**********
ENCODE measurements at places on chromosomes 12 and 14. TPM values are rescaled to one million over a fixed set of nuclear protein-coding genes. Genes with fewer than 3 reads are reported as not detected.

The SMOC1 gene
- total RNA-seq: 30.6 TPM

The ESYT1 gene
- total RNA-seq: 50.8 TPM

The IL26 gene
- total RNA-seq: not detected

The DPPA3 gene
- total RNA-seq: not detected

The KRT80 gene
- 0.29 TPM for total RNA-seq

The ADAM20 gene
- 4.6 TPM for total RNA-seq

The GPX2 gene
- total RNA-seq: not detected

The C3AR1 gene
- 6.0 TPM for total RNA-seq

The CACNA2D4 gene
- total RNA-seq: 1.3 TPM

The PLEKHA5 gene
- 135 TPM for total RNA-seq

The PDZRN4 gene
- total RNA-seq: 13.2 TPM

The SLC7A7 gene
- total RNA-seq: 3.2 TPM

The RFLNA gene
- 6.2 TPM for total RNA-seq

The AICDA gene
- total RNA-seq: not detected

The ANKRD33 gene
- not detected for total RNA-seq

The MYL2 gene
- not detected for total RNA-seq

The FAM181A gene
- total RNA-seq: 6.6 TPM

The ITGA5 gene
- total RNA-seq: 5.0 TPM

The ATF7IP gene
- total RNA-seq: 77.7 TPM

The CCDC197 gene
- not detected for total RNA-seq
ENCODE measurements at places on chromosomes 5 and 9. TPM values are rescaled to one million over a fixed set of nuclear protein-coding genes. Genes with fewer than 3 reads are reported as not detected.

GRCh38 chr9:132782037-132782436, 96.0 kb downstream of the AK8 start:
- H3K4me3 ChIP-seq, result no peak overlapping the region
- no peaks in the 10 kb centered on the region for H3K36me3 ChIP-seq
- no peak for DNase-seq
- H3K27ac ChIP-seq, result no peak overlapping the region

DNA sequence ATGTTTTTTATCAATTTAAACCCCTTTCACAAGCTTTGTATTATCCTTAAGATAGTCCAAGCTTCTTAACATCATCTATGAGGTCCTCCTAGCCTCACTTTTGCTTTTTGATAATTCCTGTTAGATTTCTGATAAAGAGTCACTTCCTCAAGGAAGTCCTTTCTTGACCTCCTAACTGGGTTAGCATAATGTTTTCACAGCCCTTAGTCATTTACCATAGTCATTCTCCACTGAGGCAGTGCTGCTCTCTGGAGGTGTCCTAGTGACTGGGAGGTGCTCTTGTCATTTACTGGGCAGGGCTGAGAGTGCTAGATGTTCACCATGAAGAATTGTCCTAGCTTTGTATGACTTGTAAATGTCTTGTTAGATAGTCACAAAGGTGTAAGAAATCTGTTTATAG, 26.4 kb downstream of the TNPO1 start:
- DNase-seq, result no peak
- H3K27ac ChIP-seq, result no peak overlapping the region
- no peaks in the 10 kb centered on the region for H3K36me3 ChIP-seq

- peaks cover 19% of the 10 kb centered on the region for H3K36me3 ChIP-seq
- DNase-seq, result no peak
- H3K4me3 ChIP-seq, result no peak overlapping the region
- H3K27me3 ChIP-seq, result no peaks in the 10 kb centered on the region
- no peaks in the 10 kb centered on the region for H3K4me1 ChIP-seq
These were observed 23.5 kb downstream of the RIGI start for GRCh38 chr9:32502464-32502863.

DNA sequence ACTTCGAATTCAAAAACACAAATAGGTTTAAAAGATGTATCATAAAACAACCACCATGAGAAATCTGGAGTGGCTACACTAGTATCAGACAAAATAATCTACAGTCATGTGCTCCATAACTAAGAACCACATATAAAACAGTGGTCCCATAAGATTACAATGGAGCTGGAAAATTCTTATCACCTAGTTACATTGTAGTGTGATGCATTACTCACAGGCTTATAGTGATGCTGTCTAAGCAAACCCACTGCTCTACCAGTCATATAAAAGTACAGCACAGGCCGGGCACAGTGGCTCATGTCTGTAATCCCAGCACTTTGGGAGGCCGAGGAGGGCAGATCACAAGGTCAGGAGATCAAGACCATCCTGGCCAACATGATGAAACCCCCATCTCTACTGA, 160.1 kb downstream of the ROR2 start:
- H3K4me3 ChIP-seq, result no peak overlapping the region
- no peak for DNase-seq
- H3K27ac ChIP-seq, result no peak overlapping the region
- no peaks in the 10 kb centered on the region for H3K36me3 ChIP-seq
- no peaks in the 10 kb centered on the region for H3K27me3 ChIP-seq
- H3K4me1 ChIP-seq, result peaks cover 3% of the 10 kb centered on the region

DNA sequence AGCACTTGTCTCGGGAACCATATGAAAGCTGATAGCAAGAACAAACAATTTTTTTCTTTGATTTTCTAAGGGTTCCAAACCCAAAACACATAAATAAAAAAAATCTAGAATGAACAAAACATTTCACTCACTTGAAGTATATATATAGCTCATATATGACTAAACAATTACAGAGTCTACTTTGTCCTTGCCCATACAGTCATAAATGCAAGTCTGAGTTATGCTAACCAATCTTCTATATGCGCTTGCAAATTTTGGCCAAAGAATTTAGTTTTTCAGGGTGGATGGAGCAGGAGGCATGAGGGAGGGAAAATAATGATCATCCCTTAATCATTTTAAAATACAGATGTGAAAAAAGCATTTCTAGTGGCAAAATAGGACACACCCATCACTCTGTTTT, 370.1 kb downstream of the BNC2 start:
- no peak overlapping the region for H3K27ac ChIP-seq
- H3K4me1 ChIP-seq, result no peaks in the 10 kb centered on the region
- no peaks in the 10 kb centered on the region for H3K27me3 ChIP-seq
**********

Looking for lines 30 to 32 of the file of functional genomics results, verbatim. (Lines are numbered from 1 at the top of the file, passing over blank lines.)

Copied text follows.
The ANKRD33 gene
- not detected for total RNA-seq

The MYL2 gene